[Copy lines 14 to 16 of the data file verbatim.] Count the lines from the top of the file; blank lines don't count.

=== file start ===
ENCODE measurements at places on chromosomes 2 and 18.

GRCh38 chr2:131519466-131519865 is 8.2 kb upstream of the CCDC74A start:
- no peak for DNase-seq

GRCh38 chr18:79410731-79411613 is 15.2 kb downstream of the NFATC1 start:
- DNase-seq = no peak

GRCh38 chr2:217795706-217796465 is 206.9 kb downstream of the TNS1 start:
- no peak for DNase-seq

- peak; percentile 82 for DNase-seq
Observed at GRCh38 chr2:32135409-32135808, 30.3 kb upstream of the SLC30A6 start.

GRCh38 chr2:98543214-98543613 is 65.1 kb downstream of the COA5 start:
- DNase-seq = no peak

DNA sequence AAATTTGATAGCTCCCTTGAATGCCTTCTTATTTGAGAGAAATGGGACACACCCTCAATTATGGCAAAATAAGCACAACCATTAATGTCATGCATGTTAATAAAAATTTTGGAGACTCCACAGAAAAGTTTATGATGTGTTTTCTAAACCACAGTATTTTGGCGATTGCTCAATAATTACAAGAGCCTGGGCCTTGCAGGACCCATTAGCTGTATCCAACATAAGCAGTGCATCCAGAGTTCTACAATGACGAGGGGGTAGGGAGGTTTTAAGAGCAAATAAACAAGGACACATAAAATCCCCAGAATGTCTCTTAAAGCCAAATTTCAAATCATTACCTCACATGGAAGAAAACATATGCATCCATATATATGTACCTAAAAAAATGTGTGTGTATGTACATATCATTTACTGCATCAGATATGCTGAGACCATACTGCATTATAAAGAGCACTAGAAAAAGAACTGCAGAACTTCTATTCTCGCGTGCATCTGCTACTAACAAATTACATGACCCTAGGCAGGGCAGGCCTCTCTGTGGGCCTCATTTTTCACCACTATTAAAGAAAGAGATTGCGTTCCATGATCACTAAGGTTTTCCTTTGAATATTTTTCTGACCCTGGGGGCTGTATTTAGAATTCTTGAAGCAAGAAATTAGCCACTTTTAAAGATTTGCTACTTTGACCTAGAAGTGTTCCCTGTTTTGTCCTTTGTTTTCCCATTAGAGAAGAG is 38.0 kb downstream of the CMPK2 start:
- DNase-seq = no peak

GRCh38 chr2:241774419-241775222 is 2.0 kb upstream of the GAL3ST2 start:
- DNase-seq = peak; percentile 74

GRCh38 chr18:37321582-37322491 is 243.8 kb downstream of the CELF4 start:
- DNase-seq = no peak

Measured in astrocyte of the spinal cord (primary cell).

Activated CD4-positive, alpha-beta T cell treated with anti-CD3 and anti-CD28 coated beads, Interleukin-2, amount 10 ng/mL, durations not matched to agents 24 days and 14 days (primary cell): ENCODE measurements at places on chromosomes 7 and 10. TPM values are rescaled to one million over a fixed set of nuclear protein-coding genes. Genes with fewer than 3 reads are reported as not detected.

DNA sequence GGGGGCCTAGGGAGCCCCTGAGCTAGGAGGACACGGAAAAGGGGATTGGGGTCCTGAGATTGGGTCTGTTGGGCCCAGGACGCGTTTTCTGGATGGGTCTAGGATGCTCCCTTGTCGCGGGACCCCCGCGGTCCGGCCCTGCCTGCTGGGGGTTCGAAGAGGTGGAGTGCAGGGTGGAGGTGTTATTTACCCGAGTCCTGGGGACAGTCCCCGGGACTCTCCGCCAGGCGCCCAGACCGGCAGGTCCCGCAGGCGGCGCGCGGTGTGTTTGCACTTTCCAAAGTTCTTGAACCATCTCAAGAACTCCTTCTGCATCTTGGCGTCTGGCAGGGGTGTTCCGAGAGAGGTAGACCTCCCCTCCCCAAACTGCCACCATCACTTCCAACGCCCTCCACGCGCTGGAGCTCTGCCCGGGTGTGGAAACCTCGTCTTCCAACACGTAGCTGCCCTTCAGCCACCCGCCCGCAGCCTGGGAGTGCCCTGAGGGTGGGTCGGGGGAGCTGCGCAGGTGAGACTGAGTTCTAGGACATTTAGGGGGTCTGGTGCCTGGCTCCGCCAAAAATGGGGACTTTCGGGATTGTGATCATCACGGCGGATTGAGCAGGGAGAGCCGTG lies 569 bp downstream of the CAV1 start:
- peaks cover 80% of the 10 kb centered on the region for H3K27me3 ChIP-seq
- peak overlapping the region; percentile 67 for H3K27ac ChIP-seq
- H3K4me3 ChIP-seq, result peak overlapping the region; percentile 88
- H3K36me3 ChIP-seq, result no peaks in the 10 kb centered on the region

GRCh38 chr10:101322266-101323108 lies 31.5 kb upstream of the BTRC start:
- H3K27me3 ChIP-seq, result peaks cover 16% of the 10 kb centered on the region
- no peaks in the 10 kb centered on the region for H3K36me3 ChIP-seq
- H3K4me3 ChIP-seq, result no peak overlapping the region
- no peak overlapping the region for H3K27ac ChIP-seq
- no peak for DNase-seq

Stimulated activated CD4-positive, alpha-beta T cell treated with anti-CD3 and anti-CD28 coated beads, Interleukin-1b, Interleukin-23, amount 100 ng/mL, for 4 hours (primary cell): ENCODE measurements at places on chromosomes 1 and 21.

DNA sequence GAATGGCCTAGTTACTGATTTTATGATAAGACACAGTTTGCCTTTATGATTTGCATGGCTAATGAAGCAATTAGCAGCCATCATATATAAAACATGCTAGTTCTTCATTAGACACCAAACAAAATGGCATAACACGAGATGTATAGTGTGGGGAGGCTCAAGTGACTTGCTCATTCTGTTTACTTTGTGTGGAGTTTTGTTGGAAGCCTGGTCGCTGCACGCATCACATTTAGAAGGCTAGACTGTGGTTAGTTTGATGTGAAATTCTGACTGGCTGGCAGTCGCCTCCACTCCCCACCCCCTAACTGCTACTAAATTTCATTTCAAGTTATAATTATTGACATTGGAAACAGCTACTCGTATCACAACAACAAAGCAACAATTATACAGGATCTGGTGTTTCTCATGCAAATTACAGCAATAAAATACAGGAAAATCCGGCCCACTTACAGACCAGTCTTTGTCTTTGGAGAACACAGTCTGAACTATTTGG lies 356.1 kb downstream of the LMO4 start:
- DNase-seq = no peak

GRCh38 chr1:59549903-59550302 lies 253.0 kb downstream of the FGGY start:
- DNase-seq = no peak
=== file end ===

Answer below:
GRCh38 chr2:241774419-241775222 is 2.0 kb upstream of the GAL3ST2 start:
- DNase-seq = peak; percentile 74

GRCh38 chr18:37321582-37322491 is 243.8 kb downstream of the CELF4 start: